Allander Series: Skill Policies for Scotland

James J. Heckman, Dimitriy V. Masterov

NBER Working Paper No. 11032
Issued in January 2005
NBER Program(s):Economics of Education, Labor Studies, Public Economics, Children

This paper argues that skill formation is a life-cycle process and develops the implications of this insight for Scottish social policy. Families are major producers of skills, and a successful policy needs to promote effective families and to supplement failing ones. We present evidence that early disadvantages produce severe later disadvantages that are hard to remedy. We also show that cognitive ability is not the only determinant of education, labor market outcomes and pathological behavior like crime. Abilities differ in their malleability over the life-cycle, with noncognitive skills being more malleable at later ages. This has important implications for the design of policy. The gaps in skills and abilities open up early, and schooling merely widens them. Additional university tuition subsidies or improvements in school quality are not warranted by Scottish evidence. Company-sponsored job training yields a higher return for the most able and so this form of investment will exacerbate the gaps it is intended to close. For the same reason, public job training is not likely to help adult workers whose skills are rendered obsolete by skill-biased technological change. Targeted early interventions, however, have proven to be very effective in compensating for the effect of neglect.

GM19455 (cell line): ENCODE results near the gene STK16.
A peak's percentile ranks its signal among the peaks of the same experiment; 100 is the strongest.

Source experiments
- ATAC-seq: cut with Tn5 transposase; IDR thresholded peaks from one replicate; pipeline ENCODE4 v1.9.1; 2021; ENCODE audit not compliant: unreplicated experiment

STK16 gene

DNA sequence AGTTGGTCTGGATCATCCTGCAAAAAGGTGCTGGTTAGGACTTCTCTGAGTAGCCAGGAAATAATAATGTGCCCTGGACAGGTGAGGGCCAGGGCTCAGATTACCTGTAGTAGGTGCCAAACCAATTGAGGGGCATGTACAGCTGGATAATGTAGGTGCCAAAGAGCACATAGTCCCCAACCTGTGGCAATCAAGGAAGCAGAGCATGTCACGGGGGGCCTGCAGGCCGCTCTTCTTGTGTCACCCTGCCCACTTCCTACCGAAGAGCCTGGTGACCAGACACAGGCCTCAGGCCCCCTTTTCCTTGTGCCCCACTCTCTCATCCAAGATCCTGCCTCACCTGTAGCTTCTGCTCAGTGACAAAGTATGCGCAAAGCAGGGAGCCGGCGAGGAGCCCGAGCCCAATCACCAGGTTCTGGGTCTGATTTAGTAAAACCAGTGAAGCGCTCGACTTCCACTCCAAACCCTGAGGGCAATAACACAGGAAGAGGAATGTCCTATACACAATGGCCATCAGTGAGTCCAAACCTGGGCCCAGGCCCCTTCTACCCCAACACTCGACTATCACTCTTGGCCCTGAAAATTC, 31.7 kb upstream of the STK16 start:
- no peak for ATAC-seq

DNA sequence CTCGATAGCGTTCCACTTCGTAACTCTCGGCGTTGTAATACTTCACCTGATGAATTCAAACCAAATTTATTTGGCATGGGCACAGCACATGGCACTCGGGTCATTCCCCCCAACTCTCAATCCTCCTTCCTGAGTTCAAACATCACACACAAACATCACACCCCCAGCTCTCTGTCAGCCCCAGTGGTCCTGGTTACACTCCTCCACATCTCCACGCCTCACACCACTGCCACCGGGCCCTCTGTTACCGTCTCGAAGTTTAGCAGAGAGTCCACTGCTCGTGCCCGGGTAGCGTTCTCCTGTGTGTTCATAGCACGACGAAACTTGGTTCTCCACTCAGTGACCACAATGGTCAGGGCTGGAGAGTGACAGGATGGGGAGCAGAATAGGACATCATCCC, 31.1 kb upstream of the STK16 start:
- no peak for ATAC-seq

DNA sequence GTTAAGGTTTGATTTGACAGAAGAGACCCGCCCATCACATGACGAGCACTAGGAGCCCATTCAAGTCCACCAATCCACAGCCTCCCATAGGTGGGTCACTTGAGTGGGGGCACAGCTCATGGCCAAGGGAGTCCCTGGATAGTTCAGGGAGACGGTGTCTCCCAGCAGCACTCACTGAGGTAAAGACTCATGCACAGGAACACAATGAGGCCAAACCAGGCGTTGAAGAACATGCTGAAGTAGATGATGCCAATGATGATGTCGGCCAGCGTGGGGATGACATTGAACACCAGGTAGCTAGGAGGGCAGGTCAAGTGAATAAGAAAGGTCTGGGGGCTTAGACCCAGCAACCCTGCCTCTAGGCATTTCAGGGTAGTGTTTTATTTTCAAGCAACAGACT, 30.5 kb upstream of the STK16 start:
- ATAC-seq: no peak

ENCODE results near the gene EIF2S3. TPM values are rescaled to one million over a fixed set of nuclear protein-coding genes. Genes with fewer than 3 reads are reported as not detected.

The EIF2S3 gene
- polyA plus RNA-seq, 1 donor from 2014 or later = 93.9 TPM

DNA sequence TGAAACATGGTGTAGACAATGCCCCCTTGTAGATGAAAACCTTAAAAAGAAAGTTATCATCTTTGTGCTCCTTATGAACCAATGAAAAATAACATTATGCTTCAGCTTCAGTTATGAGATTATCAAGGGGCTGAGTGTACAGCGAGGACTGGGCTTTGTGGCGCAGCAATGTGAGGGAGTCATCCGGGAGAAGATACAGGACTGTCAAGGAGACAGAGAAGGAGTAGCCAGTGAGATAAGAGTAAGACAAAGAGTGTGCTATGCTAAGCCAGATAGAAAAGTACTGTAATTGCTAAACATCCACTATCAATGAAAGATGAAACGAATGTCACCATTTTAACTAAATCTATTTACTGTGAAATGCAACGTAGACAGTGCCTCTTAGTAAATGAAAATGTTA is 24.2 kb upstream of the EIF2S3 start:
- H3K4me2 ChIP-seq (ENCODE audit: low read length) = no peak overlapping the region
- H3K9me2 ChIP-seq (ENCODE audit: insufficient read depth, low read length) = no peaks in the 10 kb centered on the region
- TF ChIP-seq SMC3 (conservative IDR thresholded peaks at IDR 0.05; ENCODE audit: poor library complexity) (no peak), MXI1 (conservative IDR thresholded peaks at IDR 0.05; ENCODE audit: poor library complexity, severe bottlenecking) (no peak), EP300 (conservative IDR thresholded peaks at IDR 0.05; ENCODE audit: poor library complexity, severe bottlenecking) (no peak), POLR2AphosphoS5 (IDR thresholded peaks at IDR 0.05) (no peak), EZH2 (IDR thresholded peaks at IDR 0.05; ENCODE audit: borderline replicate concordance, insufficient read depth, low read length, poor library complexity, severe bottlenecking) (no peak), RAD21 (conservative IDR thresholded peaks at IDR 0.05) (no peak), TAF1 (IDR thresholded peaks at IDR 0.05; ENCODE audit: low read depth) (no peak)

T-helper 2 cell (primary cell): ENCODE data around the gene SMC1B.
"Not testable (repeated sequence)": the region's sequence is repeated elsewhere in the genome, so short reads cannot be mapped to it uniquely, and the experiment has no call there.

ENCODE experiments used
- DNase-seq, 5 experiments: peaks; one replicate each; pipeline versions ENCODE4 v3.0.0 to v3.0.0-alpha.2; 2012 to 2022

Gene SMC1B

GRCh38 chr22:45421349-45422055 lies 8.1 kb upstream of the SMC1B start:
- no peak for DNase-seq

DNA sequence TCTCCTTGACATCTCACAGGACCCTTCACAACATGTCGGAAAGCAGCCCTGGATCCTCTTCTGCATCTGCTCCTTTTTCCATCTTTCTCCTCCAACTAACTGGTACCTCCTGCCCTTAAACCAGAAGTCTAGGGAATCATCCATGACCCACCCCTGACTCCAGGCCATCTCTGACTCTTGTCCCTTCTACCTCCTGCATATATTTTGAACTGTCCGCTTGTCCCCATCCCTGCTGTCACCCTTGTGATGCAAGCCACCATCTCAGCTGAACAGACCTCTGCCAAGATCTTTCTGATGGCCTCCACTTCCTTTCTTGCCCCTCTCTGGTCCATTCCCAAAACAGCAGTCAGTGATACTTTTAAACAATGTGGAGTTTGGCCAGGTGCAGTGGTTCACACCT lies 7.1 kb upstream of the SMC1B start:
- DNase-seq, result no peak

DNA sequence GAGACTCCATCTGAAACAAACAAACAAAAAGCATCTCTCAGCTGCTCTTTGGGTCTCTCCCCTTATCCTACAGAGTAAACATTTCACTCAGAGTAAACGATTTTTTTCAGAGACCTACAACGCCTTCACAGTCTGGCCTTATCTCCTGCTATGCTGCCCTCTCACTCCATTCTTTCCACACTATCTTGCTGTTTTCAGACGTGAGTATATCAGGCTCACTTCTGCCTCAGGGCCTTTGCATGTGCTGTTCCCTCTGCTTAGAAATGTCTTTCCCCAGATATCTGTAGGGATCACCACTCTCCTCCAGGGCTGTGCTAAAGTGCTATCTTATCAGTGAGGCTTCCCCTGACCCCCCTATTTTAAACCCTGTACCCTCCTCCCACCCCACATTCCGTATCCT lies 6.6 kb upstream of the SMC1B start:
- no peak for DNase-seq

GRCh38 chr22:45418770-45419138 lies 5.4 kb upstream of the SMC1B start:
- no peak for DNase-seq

download in pdf format
   (1288 K)

email paper

Machine-readable bibliographic record - MARC, RIS, BibTeX

Document Object Identifier (DOI): 10.3386/w11032

Published: Coyle, D., W. Alexander and B. Ashcroft (eds.) New Wealth for Old Nations: Scotland’s Economic Prospects. Princeton and Oxford: Princeton University Press, 2005.

Users who downloaded this paper also downloaded* these:
Cunha, Heckman, Lochner, and Masterov w11331 Interpreting the Evidence on Life Cycle Skill Formation
Heckman and Masterov w13016 The Productivity Argument for Investing in Young Children
Beegle, Dehejia, and Gatti w10980 Why Should We Care About Child Labor? The Education, Labor Market, and Health Consequences of Child Labor
Carneiro and Heckman w9055 The Evidence on Credit Constraints in Post-Secondary Schooling
Hall and Helmers w16323 The role of patent protection in (clean/green) technology transfer
NBER Videos

National Bureau of Economic Research, 1050 Massachusetts Ave., Cambridge, MA 02138; 617-868-3900; email:

Contact Us